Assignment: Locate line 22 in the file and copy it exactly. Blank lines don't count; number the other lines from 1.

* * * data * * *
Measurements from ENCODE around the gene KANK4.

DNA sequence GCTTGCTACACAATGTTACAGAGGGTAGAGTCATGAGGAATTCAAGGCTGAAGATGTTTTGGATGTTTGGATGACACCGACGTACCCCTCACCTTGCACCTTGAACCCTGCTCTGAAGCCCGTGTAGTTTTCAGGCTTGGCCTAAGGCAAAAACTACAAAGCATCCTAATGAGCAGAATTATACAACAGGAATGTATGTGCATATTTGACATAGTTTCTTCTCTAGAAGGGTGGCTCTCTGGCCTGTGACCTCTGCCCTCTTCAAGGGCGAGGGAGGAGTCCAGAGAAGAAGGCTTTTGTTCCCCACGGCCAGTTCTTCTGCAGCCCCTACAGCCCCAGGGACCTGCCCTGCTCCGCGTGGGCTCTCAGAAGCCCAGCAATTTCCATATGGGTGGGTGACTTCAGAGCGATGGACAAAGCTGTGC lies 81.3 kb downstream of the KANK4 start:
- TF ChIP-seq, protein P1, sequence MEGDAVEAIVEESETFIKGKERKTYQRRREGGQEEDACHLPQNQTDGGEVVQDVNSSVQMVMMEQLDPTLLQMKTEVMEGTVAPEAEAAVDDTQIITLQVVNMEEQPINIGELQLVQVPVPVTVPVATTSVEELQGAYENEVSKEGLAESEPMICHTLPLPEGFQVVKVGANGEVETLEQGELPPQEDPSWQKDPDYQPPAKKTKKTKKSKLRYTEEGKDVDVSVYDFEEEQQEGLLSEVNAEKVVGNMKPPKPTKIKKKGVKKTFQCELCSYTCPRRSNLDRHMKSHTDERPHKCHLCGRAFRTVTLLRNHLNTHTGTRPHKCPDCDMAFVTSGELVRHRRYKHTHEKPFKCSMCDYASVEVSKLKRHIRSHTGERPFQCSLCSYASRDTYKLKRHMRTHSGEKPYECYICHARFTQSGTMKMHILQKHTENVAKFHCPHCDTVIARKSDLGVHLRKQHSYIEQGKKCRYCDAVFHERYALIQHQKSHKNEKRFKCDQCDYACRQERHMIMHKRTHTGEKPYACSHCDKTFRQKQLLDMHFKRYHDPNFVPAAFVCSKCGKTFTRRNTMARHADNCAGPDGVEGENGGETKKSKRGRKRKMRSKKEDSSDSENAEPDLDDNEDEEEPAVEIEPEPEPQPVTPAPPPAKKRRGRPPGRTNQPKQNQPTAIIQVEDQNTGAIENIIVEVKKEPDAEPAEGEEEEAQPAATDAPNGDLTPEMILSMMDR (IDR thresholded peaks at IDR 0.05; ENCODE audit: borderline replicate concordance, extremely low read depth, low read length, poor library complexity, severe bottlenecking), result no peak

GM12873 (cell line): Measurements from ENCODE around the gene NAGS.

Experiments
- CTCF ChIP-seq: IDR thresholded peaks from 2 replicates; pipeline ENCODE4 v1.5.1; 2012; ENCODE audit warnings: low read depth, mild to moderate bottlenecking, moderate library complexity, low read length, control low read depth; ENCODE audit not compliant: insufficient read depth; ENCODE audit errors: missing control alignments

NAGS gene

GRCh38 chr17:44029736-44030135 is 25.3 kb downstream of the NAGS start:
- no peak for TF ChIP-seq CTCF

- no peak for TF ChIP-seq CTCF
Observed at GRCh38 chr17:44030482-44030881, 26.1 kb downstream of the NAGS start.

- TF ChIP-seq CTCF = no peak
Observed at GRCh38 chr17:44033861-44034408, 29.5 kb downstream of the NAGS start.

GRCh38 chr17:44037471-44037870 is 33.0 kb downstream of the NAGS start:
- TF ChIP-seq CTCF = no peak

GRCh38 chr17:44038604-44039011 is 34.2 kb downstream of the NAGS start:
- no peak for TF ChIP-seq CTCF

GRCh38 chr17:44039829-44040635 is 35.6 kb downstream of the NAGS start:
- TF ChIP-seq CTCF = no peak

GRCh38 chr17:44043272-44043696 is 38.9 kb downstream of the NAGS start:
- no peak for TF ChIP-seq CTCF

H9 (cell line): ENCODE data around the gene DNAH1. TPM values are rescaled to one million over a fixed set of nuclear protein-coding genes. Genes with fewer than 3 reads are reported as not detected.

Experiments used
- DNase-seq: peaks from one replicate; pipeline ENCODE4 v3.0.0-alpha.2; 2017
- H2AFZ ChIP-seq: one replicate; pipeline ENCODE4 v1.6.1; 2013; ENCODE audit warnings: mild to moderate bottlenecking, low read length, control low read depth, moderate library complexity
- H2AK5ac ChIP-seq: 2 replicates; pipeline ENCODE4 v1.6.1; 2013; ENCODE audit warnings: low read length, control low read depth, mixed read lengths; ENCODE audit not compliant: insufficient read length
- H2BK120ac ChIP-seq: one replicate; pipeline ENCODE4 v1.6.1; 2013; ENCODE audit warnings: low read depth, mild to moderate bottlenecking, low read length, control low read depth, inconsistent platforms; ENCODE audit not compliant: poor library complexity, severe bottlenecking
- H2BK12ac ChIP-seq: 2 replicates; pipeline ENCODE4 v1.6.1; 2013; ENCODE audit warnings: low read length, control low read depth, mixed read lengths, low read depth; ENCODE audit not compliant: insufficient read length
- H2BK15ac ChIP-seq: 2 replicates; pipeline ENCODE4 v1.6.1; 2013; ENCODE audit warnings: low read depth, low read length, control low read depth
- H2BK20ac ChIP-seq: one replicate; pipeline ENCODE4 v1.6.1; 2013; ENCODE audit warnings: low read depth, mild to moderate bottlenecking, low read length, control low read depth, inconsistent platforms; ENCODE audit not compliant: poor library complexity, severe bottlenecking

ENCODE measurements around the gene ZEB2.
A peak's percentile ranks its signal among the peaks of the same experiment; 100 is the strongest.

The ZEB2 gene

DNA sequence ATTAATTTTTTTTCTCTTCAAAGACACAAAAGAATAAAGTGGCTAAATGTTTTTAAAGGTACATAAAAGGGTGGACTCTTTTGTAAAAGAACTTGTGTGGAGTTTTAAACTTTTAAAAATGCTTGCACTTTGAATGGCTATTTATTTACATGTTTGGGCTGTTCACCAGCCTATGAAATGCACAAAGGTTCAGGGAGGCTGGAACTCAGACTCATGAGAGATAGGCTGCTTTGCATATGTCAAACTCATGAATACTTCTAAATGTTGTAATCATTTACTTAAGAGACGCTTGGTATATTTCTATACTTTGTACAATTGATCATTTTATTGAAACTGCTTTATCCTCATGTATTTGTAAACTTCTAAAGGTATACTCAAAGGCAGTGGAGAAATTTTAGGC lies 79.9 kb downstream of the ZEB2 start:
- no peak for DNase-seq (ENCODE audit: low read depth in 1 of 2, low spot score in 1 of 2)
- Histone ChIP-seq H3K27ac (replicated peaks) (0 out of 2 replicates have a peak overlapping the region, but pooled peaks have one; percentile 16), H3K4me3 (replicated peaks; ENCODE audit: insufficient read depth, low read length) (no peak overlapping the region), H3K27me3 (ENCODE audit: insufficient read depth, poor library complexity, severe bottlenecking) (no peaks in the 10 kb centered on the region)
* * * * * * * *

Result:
H9 (cell line): ENCODE data around the gene DNAH1. TPM values are rescaled to one million over a fixed set of nuclear protein-coding genes. Genes with fewer than 3 reads are reported as not detected.